At this point in your career, you probably already know that you can’t constantly push your music and expect a powerful, positive response. You have to have a finely tuned mix of messages and content to keep your fans engaged. But there comes a time in every musician’s life/album release/merch launch/etc. when you need to create a strategy for promoting your wares.
Enter direct-response marketing. Basically, it does what its name claims: it provides a direct response to a specific command or prompt. This can be especially useful if you’re testing out a new sound, style, or even something as simple as a logo. In fact, you probably already use direct-response marketing without realizing it by asking your fans, “What do you think?”
But it’s time to take that to the next level and figure out how to use direct-response marketing to refine your messaging, particularly in the place where you’re probably doing the bulk of your advertising: social media.
How is direct-response marketing different from all other marketing?
If you’re a producer, chances are you either use sidechain compression or have heard of it. For those who are unfamiliar, sidechaining means using the output of one track, such as a kick drum, to alter the compression on another track, such as a bassline. In simple terms, it’s a way to set up your mix so that when one sound comes in, another one quiets down.
Imagine you’re watching a movie and there’s a scene without dialogue, and the music is playing loudly. As soon as the characters start to talk, the music quiets down. You can make that happen with your mix in real time by using sidechain compression.
In social media, we’re always chasing the algorithm, figuring out a way to beat it and rise above the eternal shuffling of what platforms think we want to see. As a musician, it’s frustrating to announce an exciting new tour or album release, only to watch your post sink slowly down your feed until it disappears. But a new Instagram technique called Instagram pods can help save your photos from fading into oblivion – and it might just strengthen your bond with your fans, too.
Many bands form from a group of best friends ready to take on the world. As life happens, some believe in the dream (the “believers”) and some see it as a fun way to spend their free time (the “hobbyists”).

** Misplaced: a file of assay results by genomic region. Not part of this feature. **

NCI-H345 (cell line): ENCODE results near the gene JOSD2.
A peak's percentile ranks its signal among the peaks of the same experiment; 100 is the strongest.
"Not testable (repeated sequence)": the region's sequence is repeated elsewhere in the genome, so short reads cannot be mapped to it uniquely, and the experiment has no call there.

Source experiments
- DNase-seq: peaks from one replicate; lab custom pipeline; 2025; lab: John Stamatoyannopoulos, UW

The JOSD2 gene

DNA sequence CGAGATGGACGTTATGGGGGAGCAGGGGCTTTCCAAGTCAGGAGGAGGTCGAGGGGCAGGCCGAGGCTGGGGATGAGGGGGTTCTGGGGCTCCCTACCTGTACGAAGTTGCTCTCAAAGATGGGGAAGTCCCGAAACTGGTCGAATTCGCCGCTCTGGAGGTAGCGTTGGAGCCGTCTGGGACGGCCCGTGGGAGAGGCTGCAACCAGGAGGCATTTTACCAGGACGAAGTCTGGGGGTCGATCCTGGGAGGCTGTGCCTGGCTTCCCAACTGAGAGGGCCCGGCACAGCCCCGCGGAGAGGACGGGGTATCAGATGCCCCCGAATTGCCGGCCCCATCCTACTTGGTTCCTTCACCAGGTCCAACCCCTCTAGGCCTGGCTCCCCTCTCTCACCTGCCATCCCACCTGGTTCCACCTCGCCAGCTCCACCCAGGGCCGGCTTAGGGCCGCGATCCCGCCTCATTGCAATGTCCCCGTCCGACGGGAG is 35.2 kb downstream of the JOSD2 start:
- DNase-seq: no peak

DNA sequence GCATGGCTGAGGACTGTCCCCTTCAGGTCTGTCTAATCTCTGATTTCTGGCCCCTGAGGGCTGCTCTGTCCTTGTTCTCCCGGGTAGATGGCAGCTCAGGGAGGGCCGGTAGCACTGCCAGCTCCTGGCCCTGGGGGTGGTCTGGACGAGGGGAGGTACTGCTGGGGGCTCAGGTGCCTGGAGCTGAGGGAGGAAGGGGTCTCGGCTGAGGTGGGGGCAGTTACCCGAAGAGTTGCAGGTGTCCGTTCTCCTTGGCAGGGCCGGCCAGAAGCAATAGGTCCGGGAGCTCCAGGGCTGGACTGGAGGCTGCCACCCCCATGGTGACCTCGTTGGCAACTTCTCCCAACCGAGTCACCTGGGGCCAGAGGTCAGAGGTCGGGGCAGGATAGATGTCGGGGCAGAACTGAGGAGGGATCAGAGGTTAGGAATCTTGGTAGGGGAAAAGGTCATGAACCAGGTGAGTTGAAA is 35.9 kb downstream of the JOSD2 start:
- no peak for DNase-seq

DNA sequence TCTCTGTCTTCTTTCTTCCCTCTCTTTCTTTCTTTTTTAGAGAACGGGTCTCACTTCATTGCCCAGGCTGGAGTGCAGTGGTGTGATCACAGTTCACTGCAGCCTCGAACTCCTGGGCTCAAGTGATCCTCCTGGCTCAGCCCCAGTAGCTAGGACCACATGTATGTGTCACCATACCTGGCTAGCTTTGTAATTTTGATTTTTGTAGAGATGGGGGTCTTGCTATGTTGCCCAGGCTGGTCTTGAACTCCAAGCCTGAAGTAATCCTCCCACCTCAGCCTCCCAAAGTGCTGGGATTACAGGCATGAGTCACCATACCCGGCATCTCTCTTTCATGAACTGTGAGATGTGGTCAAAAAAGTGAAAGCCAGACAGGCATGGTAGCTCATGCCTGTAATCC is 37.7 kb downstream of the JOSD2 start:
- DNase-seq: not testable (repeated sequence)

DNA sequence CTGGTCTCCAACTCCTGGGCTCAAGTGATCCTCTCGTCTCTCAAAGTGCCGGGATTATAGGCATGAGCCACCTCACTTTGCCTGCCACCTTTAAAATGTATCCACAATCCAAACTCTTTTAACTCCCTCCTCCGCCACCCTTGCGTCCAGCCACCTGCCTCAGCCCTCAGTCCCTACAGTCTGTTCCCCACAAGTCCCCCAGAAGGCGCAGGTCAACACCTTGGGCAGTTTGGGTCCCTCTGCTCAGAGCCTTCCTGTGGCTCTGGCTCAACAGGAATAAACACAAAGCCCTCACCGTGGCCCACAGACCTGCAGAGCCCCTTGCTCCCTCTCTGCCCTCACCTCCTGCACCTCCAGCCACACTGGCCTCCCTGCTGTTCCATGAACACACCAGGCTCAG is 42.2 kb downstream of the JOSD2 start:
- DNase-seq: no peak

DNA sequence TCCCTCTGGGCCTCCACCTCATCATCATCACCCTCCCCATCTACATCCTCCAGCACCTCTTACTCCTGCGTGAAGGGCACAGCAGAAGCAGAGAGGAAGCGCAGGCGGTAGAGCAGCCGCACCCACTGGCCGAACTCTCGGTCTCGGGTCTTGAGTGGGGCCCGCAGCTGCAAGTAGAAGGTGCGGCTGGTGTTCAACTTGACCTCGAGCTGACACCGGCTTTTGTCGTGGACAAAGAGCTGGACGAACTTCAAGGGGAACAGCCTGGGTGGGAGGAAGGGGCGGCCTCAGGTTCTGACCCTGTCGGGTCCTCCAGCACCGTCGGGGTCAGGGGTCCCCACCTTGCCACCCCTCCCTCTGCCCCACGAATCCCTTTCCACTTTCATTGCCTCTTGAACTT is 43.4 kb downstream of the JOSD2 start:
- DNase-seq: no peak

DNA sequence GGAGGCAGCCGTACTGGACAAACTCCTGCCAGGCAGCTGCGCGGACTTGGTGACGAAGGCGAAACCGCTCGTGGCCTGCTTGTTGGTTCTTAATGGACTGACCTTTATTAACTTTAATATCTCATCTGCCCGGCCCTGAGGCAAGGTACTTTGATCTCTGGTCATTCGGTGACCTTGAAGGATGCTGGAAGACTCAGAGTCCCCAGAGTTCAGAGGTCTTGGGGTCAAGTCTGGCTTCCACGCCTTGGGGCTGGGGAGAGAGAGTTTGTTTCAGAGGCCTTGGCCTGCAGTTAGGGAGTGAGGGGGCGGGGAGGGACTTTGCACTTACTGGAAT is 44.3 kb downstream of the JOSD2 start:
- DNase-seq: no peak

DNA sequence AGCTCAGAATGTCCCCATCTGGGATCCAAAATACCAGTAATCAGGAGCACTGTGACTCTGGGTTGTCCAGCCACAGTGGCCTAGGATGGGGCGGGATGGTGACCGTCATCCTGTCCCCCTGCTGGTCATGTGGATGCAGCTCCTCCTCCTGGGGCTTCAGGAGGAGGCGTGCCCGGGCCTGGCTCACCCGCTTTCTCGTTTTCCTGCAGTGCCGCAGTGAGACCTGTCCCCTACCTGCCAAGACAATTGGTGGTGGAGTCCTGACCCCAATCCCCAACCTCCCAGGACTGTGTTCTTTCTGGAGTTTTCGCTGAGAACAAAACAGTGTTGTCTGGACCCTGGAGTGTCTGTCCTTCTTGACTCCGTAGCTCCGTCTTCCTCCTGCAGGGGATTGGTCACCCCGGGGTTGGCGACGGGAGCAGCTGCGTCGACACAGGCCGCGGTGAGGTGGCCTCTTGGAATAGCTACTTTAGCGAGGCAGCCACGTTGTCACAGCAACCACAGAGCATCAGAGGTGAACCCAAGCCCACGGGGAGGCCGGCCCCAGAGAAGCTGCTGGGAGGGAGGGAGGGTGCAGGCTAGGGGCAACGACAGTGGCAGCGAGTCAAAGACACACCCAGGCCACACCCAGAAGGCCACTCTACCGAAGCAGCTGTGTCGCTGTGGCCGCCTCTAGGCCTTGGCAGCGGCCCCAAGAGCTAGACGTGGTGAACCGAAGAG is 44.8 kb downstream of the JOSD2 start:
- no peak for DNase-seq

Each side often holds out hope that the other will come to the “right” side – the believers will “grow up” or the hobbyists will “grow a pair.” The believers begin making decisions without the hobbyists, and the hobbyists begin blowing off rehearsals, gigs, or interviews to passive-aggressively make it known that they have other priorities.
When both sides finally realize they are at a crossroads, the question becomes: Is splitting up the only option? And if it truly is the best solution, how do you break up with your band without bad blood?
Friendships can be maintained while keeping fluidity in the band’s growth. It’s all about being honest, actively listening, and taking a step back.
So, you want to rock a tour, do ya?? Congratulations on your decision to become a highway pirate! It’s time to cruise the land with your bandmates, crew, your favorite sweat pants, your noble steed, and all your special quirks fully loaded to test each other’s patience and sadistic behavior. Here are top touring tips and suggestions from Midnight Mob on how to make a tour successful, fun, inexpensive, efficient and – most importantly – safe for all.
Everyday the music industry seeks out ReverbNation artists to book on stages, license their songs, sign to labels and more through exclusive opportunities. To celebrate the hundreds of emerging artists selected for these opportunities, we’re going to share a random sample of five every week on this blog. Let’s go!
Quick thought experiment – you’re a DIY rock ‘n’ roll band from the same area of Massachusetts that produced The Pixies and Dinosaur Jr. and you’re trying to pique the interest of indie labels. You’ve released an album, done a bit of regional touring, got a strong fan base going and some press attention. Ok, what do you do now? Blast pitches all over the place to a bunch of “info@” email addresses? Tag every indie label in the known universe in your album cover art Instagram pics? Now put yourself on the other side of the equation – you’re an indie label constantly on the hunt for fresh talent. You have a rock solid reputation but limited budget and resources. How do you navigate the crowded waters of new music while still developing your current artists? The answer for both sides – queue the self-promotional back-patting for a quick moment – is ReverbNation. This is the story of LuxDeluxe and Old Flame Records, as told by them, with inspiration for any musicians out there looking to make the next big move.
Imagine you’re at a concert. You’re awestruck by the band and all you can think is, “How can I get more of these guys?” After their set, you hurry over to the band merch booth ready to hand over your hard-earned cash. Then, seeing nothing but oversized tees, CDs, and maybe a sticker or two, your heart sinks. Sure, it’s better than nothing (and you may even buy an oversized T-shirt that you’ll never wear), but it’s not what you hoped for, and you’ll leave the show feeling a bit let down. This is a scenario I’ve found myself in more times than I care to count.